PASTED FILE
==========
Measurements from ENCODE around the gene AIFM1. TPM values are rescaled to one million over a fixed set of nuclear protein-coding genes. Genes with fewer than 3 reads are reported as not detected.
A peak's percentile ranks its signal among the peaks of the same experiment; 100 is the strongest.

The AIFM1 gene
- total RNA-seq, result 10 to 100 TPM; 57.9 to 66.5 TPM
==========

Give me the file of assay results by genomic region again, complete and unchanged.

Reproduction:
Measurements from ENCODE around the gene AIFM1. TPM values are rescaled to one million over a fixed set of nuclear protein-coding genes. Genes with fewer than 3 reads are reported as not detected.
A peak's percentile ranks its signal among the peaks of the same experiment; 100 is the strongest.

The AIFM1 gene
- total RNA-seq, result 10 to 100 TPM; 57.9 to 66.5 TPM